Wednesday, April 15, 2009

Khi Kwai's Analysis

Khi Kwai:

When the military did step in, following Sunday’s emergency decree, even the incipient crackdown appeared to bolster the red shirts. The reaction of the authorities, in particular, clearly evidenced the “double standard” their leaders had lamented all along. Reactionaries can shoot their opponents, run police officers over with their trucks, riot in front of Parliament, trash Government House, and occupy the airports for a week with the impunity characteristically accorded in Thailand to the champions of the establishment. But if you are against the bureaucrats, the aristocrats, and the generals who have run the country for the last 75 years, shattering the glass doors of a five-star hotel is all it takes to be branded an “enemy of the state.”

The luck of the red shirts turned in a mere matter of hours. By Monday afternoon, the movement’s once-buoyant leadership had effectively lost control of the situation. Supporters scattered all over Bangkok resorted to desperate measures to halt the army’s methodical advance through the capital. The height of irresponsibility was reached as red shirts commandeered LPG tankers and drove them into highly populated areas such as the Din Daeng triangle and Soi Rangnam, as if to threaten the annihilation of entire neighborhoods should the army dare to move in. To protect themselves, the red shirts had proven willing to endanger the lives of regular people — those whose interests and aspirations they ostensibly advance, those whose support is indispensable to the success of their movement. In the process, the red shirts squandered any good will the local population might have harbored towards them — reducing, for the time being, the prospects of a popular uprising to mere fancy.

As they increasingly lost control of their own supporters, the red shirts quickly succumbed to the mediatic onslaught that accompanied the regime’s crackdown. Given the military’s shameful history of repression and mass murder, it is hard to think anyone would believe a word that comes out of a Thai general’s mouth. But the government successfully disseminated its self-serving narrative nonetheless, portraying its actions as deliberate, orderly, and restrained in the face of an unwieldy terrorist mob. The servile local media eagerly obliged; the facile foreign press swallowed it hook, line, and sinker. Of course, the official version of the events was the usual pack of lies and half-truths. Photographs and video already contradict the preposterous notion that soldiers merely fired warning shots in the air, or that the weapons seen firing directly into the crowds had only been loaded with blank rounds. In the next days and weeks, we will find out just how many red shirts those blank rounds injured or killed.

Good stuff, as always.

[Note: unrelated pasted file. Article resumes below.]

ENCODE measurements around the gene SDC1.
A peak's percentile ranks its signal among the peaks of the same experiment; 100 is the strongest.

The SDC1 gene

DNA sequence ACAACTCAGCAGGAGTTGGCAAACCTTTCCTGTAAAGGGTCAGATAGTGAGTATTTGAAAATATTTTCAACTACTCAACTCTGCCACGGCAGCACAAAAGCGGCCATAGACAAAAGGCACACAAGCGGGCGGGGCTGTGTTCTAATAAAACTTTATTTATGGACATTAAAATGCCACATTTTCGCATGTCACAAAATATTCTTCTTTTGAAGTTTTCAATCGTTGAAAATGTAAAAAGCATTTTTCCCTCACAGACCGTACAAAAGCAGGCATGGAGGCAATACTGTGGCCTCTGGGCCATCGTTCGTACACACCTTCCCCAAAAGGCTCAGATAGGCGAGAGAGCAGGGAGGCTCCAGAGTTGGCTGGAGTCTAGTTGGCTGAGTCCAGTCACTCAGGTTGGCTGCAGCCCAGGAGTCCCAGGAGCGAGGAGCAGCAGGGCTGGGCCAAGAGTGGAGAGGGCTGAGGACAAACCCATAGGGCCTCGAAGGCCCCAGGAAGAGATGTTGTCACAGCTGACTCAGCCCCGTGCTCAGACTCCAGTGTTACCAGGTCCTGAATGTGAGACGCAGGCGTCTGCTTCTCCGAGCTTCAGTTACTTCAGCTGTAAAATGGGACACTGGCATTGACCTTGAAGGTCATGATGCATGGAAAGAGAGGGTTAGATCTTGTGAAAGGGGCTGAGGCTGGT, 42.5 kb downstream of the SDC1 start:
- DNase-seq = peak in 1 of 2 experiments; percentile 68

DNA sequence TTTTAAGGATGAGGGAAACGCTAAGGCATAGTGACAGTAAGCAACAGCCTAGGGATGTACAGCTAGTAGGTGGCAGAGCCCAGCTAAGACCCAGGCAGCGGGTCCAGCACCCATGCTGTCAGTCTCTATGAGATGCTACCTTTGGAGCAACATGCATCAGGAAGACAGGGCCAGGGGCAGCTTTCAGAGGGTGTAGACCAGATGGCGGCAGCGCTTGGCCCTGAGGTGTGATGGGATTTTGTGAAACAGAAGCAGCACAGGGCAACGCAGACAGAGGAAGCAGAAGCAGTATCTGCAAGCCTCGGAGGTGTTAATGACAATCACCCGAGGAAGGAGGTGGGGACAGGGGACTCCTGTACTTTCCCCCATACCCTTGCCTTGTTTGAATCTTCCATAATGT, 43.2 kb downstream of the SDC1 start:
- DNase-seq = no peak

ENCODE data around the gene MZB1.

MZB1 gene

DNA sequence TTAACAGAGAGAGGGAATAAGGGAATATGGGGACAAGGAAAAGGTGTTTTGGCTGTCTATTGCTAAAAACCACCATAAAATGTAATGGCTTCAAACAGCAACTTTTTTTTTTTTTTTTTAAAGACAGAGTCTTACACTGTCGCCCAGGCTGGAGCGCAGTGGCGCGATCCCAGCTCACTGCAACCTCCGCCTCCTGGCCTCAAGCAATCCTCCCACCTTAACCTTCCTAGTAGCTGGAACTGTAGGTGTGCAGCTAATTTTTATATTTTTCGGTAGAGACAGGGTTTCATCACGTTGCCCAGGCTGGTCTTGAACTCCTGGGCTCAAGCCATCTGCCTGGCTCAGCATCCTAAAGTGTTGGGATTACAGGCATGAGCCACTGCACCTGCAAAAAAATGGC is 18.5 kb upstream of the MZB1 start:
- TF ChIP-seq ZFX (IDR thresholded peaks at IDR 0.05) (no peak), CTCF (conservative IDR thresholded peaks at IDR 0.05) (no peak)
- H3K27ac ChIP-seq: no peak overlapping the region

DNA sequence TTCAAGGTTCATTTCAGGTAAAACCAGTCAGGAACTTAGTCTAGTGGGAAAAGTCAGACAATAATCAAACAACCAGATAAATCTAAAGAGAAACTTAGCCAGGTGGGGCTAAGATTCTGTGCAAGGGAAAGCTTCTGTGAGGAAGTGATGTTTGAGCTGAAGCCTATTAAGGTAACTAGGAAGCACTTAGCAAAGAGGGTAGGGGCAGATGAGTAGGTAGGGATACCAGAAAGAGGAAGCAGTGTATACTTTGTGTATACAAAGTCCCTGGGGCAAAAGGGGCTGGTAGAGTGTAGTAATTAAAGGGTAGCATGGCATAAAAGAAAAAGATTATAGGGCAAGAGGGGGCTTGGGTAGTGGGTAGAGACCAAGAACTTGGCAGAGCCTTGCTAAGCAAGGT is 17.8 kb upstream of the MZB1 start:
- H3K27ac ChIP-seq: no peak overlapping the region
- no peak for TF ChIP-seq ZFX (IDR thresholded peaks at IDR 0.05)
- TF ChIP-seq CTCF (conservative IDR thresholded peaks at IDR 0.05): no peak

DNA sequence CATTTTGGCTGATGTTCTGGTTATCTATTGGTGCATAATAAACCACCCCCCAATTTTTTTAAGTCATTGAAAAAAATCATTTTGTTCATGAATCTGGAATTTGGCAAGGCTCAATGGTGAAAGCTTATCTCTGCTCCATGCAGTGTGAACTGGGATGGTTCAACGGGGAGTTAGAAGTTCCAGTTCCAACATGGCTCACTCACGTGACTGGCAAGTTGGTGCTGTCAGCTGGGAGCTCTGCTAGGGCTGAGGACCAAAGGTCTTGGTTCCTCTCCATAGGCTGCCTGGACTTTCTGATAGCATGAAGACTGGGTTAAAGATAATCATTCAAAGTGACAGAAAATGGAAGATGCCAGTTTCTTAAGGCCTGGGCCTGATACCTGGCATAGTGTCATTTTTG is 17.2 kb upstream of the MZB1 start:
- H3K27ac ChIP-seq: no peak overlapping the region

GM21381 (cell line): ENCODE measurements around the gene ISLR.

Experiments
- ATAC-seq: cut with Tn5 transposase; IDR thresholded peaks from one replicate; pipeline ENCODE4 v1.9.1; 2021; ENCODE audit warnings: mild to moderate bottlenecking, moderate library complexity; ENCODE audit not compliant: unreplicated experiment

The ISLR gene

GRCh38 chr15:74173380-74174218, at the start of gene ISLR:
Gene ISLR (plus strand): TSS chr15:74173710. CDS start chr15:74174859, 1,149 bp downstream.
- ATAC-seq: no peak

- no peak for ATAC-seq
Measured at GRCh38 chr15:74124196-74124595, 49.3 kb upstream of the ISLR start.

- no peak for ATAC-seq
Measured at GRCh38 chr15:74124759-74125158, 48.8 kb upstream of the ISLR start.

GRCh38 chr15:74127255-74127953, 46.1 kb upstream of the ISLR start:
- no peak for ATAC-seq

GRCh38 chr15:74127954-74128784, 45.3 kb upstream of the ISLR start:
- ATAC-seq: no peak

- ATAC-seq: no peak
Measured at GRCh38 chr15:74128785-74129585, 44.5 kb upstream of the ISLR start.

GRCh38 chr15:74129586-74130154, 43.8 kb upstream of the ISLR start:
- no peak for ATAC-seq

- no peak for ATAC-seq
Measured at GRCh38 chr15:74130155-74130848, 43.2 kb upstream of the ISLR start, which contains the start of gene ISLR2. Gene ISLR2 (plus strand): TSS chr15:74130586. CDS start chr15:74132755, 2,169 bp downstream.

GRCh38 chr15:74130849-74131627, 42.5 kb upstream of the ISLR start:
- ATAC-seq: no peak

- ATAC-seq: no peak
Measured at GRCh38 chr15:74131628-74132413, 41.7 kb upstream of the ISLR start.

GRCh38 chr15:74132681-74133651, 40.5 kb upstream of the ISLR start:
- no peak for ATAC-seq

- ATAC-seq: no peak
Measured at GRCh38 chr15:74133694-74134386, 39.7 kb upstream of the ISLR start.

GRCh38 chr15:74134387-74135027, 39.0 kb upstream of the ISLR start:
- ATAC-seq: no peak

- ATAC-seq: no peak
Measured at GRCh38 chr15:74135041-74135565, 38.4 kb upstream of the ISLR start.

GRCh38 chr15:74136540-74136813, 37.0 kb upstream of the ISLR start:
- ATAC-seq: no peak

You got to wonder where the military will bury the bodies or what they will do with those arrested, not the leaders mind, but the average Somchais who were being hauled off.

If Thai history is anything to go by, their futures have about as much hope as a terrorist being secretly sent off to a CIA jail and questioned. Actually, they probably have less rights than a terrorist. The Red Cross won't be going to interview them. We know who controls the Red Cross in Thailand.


Anonymous said...

well, as Khi Kwai, I do hope that the REAL evidences will come up. penkair apparently must have some. Weng was quotd by Nation saying that he'll sue Abhisit for killing people.

at this moment I don't want to be branded as "conspirancy theorist" (or even worse - with latest Sansern's warning to public not to believe lies) and better I keep quite. only perhaps to allow that there are people apparently who were there who tell about over a hundred killed, at least. but of course - nobody is gonna take it as credible facts without solid evidences. which might be hard to present - if it is true that soldiers were taking out corpses almost instantly.

let's hope the truth will prevail sooner or later.

Anonymous said...

Fonzi and others,

here is at least 1 video where woman crying and saying that "bodies were taken out by garbage trucks from Din-Daeng on Mon early morning. my husband dissapeared - he never came back home !"

I am sure this video very soon will be either blocked or removed from youtube. anybody who uses youtube perhaps should try to download it and upload on their own youtube accounts. this is NOT some D-station, this is now well recognised media Al-Jazeera network presents this footage !

(at 0:45 )

"a woman approached us in obvious distress. she told us bodies has been taken away in garbage trucks from the Din Daeng intersection on Sunday night .... (she afraid) her husband was shot and never been seen again"

hopefully sooner or later more evidences would come out from reliable sources.